How to Create a Household Budget Planner That Works for You

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One of the things that I have always struggled with is creating a budget planner for my household finances.

Erin Condren LifePlanner

I have tried so many different binders, notebooks, and systems.

But nothing stuck and I would always end up starting over back at the drawing board.

Well, this year I tried something new and so far I am loving the system that I created.

I am actually using an Erin Condren Life Planner in a weekly vertical layout to track my finances.

I know it is unconventional but it is working really well – so I wanted to share the system with you, in case you are looking for an outside of the box solution, too.

Features I Need In a Budgeting Notebook

Everyone has very different needs for tracking their finances.

A student or a single person may find that something simple and structured like the Erin Condren Petite Planner Budget Book might be perfect for their situation.

Erin Condren Budget Book Petite Planner

In fact, I started the year with one of those – but I quickly found that my own situation – managing the finances for a busy family of six teenagers and adults – required more space and less structure.

The features that I needed were:

  1. a calendar view to track due dates for bills and closing dates for credit card statements
  2. daily columns to record spending and electronic payments from checking and charges to credit card accounts
  3. a place to keep my budgeted amounts close at hand to make sure I don’t spend more than my budget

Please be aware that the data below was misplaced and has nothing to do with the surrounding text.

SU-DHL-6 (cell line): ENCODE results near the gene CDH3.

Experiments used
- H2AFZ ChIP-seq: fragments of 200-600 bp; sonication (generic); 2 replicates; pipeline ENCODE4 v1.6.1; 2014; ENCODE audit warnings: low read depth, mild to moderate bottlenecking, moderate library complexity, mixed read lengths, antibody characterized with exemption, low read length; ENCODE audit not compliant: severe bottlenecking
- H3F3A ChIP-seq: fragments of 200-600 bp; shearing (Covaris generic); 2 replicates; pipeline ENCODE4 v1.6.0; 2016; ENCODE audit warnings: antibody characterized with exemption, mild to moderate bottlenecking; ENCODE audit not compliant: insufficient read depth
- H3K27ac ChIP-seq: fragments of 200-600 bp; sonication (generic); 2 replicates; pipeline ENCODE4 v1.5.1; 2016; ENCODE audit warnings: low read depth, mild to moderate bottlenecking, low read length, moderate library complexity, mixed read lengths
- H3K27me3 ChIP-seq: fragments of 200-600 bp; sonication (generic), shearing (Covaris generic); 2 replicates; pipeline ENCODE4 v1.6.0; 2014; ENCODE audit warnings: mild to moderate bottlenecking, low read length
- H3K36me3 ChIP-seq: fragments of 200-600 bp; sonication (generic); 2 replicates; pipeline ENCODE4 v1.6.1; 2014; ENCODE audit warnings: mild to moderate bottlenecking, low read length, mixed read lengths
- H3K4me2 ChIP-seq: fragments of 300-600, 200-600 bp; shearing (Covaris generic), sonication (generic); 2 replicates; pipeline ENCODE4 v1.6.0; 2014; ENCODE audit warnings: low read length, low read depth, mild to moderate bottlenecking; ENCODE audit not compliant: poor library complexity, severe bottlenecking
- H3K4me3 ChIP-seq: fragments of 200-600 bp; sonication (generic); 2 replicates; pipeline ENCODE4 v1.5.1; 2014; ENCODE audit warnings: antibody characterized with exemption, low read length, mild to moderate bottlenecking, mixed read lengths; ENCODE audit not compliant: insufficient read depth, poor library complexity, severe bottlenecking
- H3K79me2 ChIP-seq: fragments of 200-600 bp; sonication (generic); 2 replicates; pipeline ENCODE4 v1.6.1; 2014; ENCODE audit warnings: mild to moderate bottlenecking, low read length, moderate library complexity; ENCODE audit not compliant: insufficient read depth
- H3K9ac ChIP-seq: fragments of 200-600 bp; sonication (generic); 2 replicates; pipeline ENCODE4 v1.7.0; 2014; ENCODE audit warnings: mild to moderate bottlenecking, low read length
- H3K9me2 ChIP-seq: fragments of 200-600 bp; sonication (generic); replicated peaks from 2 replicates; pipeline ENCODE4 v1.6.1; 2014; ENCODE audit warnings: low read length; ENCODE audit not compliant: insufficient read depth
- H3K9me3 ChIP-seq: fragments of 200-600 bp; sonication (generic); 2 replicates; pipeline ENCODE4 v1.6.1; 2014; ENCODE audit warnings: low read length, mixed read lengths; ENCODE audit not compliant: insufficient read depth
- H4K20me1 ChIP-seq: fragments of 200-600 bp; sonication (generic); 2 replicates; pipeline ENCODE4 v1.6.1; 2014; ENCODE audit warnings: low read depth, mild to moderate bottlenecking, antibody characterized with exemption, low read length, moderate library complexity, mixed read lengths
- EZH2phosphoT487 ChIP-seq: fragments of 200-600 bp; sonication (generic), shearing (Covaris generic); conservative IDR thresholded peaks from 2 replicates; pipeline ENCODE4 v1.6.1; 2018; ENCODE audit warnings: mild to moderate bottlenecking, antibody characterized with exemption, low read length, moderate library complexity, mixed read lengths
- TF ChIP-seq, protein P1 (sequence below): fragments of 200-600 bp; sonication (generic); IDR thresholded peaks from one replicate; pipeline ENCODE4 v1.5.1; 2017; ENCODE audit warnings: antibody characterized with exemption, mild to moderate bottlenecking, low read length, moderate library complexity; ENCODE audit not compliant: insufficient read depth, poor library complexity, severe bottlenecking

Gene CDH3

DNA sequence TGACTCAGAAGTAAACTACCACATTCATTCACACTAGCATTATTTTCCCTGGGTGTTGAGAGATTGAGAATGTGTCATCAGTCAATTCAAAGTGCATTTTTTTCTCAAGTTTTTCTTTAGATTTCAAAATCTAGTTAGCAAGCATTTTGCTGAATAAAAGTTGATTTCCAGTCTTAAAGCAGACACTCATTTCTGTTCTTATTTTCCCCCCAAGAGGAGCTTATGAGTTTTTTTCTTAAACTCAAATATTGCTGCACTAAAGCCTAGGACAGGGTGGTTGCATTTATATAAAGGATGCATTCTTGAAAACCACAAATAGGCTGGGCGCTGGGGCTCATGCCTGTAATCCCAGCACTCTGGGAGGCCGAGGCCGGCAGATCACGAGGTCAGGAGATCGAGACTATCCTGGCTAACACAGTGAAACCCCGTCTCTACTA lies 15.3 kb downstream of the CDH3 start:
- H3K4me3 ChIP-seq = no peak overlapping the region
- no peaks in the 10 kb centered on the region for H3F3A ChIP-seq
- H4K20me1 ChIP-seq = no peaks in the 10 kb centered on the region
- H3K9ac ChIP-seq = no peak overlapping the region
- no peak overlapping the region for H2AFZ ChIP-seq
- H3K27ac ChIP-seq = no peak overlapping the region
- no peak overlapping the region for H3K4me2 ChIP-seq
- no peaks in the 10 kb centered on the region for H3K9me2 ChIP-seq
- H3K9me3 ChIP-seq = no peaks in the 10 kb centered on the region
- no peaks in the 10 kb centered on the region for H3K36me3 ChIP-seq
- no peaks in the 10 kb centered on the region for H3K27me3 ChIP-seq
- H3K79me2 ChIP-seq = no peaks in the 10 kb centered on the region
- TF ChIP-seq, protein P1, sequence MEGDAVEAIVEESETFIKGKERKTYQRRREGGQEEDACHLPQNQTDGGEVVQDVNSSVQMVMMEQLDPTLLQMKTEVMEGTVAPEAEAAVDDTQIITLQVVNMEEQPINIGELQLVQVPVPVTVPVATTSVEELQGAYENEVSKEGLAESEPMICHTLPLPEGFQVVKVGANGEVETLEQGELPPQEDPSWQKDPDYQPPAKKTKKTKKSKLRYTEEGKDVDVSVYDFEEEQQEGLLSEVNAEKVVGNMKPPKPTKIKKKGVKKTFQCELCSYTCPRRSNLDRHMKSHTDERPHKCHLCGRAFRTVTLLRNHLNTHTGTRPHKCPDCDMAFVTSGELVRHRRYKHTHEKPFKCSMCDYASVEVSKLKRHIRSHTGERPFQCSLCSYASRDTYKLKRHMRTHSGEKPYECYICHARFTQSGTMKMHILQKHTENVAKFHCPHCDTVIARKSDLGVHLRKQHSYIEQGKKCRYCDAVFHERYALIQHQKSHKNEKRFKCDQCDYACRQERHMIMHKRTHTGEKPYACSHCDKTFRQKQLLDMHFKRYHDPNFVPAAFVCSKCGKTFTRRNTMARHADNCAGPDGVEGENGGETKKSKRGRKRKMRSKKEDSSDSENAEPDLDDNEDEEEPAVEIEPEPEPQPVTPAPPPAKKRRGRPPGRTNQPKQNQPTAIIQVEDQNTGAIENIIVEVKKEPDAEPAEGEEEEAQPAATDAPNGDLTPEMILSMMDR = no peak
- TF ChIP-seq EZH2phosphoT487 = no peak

4. place to track recurring bills monthly so I can monitor for any spikes, unusual activity, and to make sure I don’t forget to pay something
  5. space for a to do list

Daily Columns vs a Traditional Checkbook

In number 2 above I said that I wanted to have daily columns to track my spending.

Most people use a standard checkbook or ledger (either paper or an online version) to track spending.

In fact, I also use an app called CheckBook Pro online to reconcile my accounts.

However, a traditional checkbook does not help me at all when it comes to budgeting and knowing where I am with my spending on a daily basis.

This is because I am more of a hands on, visual person.

I want to be able to see a quick snapshot of everything in one place.

With paper checkbooks, you keep one for each account and need to flip back and forth etc.

Most online apps like CheckBook Pro or Quicken give you amazingly detailed summaries. But for me online is “out of sight, out of mind” which means I don’t stay on top of my finances as well as I should.

Enter the Erin Condren LifePlanner Vertical Layout

Given my personal requirements for a Budget Book, it occurred to me that the coiled Erin Condren LifePlanner in the vertical layout would be a perfect solution.

Calendar View for Bills and Due Dates

There is a monthly spread that I can use to track due dates.

Daily Columns for Activity and Balances

Each week also has a two page per week spread that features a lined column for a to do list and also columns for each day.

Sample household budget in an Erin Condren Life Planner vertical layout.
Sample Budgeting Planner Pages

These daily columns are divided into three untitled sections – so you can use each section however you want.

I decided to use the sections as follows:

  • TOP – I use this section to record any activity to my checking account
  • MIDDLE – I use this section to record charges on my credit card accounts